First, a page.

In a bid to offer a set of new and redesigned digital services HMRC is moving its tax platform to the cloud and rolling out automated infrastructure to support its internal platform as a service (PaaS).
“In HMRC we are scaling up our cloud infrastructure as we prepare to deliver more new and redesigned digital services. These services sit on the “Tax Platform”, our internal platform as a service,” explained Kalbir Sohi, an Infrastructure Digital Service Manager at HMRC.
“Over the last two years developing the Tax Platform we’ve been automating the creation of infrastructure to ensure consistency and quality in our infrastructure by defining it in code and decreasing the amount of time that people in our team spend doing repetitive manual tasks like provisioning and configuring servers.”
In a bid to ease vendor lock-in the organisation has been using a range of open source tools including Puppet, git and VCloud Tools to build and scale the infrastructure over the past two years; it’s also contributing code back to the codebases where relevant.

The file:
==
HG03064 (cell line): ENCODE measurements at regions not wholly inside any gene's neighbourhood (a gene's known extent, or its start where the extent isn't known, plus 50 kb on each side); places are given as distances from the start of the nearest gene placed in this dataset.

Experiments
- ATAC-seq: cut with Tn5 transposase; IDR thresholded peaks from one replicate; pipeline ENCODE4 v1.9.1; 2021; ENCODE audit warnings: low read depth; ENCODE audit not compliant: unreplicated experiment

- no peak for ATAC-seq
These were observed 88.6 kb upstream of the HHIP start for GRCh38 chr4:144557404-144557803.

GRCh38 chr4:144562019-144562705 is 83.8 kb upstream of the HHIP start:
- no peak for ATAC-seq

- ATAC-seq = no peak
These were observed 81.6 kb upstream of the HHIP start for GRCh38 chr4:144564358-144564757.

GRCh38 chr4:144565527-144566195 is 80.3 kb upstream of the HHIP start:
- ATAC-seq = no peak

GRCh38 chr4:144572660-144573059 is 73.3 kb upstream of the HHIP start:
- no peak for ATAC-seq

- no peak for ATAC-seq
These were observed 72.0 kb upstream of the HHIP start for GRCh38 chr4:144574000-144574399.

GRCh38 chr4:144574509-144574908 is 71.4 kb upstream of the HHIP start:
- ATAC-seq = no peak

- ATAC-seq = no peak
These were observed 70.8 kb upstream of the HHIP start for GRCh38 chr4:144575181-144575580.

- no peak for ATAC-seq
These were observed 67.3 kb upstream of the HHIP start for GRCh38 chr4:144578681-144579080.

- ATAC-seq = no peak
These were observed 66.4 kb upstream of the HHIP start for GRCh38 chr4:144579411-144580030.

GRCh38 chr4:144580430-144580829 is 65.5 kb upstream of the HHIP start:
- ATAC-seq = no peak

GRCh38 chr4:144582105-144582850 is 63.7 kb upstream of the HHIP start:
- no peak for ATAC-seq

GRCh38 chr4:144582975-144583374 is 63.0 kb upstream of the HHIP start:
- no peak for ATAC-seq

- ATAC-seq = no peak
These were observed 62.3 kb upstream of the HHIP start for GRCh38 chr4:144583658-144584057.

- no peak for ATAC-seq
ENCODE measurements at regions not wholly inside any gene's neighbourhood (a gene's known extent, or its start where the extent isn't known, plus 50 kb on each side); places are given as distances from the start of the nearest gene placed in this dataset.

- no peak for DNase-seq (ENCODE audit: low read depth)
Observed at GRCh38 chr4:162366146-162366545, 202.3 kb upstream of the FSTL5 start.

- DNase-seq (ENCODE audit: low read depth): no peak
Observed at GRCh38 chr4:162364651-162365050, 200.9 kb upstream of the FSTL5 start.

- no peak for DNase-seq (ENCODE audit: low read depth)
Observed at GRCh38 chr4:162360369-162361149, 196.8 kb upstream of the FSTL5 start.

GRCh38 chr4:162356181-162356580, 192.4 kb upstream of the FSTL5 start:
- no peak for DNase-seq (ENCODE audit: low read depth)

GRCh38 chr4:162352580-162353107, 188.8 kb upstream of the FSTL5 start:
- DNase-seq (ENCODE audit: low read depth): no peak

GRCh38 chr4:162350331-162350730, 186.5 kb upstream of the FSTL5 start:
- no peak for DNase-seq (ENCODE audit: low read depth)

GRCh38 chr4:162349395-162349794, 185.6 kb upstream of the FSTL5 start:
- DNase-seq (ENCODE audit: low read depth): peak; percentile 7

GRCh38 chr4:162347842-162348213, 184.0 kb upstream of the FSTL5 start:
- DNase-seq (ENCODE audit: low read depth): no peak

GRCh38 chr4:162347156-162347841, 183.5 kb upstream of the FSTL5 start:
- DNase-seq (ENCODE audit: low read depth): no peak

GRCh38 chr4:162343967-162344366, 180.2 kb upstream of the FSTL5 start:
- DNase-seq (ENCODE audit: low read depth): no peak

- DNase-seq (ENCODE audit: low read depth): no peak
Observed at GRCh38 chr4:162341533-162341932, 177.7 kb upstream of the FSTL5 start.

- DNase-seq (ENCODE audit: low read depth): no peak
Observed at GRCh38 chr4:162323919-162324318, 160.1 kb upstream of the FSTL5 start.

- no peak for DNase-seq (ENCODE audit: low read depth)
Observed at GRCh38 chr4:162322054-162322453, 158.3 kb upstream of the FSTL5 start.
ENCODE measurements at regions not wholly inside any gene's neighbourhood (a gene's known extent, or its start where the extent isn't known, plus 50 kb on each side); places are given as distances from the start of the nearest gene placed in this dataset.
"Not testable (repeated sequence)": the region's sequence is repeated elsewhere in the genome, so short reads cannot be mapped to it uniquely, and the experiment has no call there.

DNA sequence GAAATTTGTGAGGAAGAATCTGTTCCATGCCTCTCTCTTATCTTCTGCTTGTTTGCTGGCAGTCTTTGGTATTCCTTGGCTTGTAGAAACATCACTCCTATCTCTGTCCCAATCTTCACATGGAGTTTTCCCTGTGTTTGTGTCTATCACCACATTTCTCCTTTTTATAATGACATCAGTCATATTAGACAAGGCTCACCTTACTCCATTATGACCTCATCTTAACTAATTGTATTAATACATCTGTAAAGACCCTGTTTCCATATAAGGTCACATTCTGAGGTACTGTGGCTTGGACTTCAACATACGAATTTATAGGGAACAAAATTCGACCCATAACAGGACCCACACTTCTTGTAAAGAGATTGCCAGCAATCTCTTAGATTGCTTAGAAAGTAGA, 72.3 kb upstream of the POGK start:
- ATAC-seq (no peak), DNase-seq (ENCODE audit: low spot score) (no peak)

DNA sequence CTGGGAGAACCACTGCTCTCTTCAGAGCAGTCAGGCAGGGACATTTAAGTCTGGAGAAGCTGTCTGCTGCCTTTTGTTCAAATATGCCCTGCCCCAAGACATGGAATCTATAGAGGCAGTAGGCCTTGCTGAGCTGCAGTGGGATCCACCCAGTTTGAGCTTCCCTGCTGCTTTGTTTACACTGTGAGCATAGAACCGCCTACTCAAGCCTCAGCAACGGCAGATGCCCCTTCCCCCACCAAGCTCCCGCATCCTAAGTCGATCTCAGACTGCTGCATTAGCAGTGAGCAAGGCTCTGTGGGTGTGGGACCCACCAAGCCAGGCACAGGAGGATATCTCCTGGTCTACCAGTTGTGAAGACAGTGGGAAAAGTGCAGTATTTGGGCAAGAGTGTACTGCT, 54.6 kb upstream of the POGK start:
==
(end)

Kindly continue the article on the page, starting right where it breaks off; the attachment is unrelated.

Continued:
“We are committed to both using open source products and contributing back to the community to improve them based on what we are doing. This should help us to avoid being tied to one specific supplier or technology but will also allow us to contribute to some of the interesting and novel cloud tools that are emerging — hopefully making these tools more useable for organisations like HMRC,” Sohi explained.
The Tax Platform is designed to make building, testing, deploying and running microservice-based web applications very easy, and is intended to help HMRC embrace a cloud service brokerage model it said would help ease digital service delivery internally and externally.
The organisation’s next step is to focus on scripting networking, storage and compute automation into the platform, and selecting the open source tools to help make its cloud brokerage ecosystem more robust for those maintaining the platform.
“Having access to fast, repeatable, efficient infrastructure will change the way that teams approach building and running the HMRC services that do not fit the platform as a service model. We are changing much more than this too. We are taking a new approach to infrastructure which will shape how we organise ourselves to deliver services in the future. At the heart of this is designing for, and testing with our users.”